Bigger universities, bigger opportunities
By Lana Hy
The controversy over whether smaller or bigger universities offer more advantages has been a common inquiry among high school seniors. Despite the fact that smaller schools allow students to have more opportunities to work with professors one-on-one, bigger schools expose students to working with diverse people and trump smaller colleges in improving social skills.
According to Vijay Sharma, a writer for Klient Solutech, “Clear communication about the skills and knowledge, objective vocabulary in words while communicating with interviewers, [and] confident physical expressions help students get a job.”
In order to be able to be succeed in entering the workforce, students need to have mastered communication skills, especially when talking in interviews. Attending a bigger university helps with that by providing the environment setting for more varied, diverse interactions.
Since bigger universities have larger class size number than smaller universities, students tend to depend more on other students for help rather than their professors. Study groups help prepare students for exams and form bonds. This interaction is a hidden key factor to success in their futures because students in larger universities tend to interact with more people of different cultural backgrounds, an essential trait of the modern workforce.
In addition, large universities are often cheaper than smaller ones; smaller schools are usually private and charge students higher tuition rates.
“A large public university can easily have 25,000 students or more taking classes on that campus. That higher number of students helps keep tuition costs down,” according to Hillary Hoffower, money reporter for Business Insider.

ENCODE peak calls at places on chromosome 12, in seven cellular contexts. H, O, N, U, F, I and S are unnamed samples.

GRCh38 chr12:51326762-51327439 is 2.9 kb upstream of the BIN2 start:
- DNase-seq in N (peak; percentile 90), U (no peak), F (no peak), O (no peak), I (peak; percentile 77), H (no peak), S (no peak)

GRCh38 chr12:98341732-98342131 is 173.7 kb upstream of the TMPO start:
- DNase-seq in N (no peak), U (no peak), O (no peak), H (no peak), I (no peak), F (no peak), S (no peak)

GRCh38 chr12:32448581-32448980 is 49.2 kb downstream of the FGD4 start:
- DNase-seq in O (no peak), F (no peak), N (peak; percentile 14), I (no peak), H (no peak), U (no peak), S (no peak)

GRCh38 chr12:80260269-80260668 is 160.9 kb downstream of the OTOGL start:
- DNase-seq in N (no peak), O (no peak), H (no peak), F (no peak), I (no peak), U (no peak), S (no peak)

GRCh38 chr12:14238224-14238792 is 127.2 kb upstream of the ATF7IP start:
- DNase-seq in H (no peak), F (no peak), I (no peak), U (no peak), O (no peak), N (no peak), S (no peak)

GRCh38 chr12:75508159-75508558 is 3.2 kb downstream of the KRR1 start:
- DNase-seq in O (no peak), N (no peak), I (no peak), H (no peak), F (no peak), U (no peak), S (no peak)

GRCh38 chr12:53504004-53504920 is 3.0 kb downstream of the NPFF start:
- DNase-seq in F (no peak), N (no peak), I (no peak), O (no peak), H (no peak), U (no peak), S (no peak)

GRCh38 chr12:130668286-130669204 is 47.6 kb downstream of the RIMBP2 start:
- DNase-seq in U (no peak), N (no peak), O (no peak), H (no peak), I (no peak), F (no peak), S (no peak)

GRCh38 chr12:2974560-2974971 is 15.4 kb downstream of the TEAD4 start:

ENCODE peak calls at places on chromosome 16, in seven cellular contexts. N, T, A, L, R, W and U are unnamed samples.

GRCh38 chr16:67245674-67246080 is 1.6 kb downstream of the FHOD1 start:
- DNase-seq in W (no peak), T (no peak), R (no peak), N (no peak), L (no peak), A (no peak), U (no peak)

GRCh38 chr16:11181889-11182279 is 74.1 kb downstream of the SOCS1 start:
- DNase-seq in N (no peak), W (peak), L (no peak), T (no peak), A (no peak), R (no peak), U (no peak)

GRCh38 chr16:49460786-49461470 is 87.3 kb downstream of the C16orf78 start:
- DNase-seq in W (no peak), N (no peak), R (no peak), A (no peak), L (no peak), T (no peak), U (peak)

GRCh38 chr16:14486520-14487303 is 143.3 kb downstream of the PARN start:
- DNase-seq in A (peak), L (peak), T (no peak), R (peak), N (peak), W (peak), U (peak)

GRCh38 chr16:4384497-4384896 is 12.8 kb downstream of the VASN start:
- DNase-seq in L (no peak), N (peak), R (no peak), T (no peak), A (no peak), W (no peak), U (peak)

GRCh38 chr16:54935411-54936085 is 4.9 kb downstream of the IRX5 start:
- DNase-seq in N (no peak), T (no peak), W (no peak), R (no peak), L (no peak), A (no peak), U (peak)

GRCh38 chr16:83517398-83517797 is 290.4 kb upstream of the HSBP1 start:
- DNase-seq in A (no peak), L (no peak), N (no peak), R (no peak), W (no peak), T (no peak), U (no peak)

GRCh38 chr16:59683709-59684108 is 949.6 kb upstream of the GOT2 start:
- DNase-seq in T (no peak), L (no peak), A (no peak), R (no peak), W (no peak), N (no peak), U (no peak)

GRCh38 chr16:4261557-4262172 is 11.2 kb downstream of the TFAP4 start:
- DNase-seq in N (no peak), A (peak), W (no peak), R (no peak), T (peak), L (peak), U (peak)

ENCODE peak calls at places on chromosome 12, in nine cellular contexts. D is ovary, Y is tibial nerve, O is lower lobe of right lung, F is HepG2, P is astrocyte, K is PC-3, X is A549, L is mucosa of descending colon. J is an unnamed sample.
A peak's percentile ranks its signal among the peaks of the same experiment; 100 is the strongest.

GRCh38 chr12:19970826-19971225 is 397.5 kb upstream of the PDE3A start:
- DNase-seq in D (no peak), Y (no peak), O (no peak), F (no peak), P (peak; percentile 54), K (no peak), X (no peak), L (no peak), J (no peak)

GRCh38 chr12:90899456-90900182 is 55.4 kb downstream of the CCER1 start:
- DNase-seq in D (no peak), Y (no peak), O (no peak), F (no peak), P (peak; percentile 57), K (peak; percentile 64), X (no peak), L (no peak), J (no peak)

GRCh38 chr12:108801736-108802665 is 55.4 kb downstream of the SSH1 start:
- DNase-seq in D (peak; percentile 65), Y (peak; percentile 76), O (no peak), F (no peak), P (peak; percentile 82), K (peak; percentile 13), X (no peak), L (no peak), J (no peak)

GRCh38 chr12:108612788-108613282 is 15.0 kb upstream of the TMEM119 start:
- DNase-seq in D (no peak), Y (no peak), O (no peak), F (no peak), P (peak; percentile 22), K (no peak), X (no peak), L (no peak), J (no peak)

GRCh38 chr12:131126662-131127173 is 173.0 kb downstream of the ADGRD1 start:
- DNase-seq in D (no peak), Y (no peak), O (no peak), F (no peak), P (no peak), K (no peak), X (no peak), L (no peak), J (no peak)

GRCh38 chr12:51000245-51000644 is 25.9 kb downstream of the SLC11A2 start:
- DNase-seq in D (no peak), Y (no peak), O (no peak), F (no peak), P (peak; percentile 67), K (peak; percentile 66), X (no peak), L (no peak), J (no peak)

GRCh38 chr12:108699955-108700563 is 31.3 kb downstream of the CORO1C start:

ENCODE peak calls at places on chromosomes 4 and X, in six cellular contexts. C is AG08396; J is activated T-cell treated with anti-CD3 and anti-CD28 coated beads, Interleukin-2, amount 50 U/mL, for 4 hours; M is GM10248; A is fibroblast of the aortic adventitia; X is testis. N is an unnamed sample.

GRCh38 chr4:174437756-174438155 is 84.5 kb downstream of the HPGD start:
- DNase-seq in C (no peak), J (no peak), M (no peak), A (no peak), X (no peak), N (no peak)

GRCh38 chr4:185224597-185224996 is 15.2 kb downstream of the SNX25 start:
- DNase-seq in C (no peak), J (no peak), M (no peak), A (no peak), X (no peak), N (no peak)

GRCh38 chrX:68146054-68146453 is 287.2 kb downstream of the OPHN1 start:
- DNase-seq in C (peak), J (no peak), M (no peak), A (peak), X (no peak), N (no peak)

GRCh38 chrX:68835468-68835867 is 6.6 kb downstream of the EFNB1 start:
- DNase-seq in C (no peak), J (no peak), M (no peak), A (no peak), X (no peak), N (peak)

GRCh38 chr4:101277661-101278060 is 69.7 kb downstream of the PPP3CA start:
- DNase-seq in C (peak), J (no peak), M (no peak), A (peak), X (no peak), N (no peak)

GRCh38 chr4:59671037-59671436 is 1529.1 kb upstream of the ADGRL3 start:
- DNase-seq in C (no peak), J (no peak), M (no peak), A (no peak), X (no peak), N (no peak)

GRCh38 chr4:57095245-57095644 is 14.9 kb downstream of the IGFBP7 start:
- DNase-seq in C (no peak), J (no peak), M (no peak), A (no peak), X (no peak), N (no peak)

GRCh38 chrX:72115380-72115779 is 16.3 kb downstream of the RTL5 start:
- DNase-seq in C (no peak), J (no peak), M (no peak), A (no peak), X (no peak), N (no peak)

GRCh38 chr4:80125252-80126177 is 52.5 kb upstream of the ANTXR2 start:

With more students in bigger universities, people are able to bond with a broader range of people while still paying less money for college.
Furthermore, big universities offer more major choices along with unique minor choices such as astrobiology and floral management. Also, bigger schools offer a wider range of extracurriculars ensuring that almost anyone can find a club or activity that aligns with their interests.
Moreover, the University of California, Los Angeles (UCLA) website stated that it had a 91% four year graduation rate in the 2015-2016 school year whereas a smaller school like Soka University of America had a 79% graduation rate, which is one of the highest percentages for smaller institutions in California. A main reason for lower graduation rates in smaller schools is higher cost. As low income students progress through their college years, they realize how unaffordable the cost of small schools is, even with scholarships, and drop out.
Jeffrey J. Selingo from The Washington Post states,”Children from families earning more than $90,000 have a 1-in-2 chance of getting a bachelor’s degree by 24. That falls to a 1 in 17 chance for families earning under $35,000.”
When comparing smaller and bigger universities, it is important to note that attending a bigger university opens doors for a more affordable education, an extensive amount of extracurricular activities, and a healthier social life.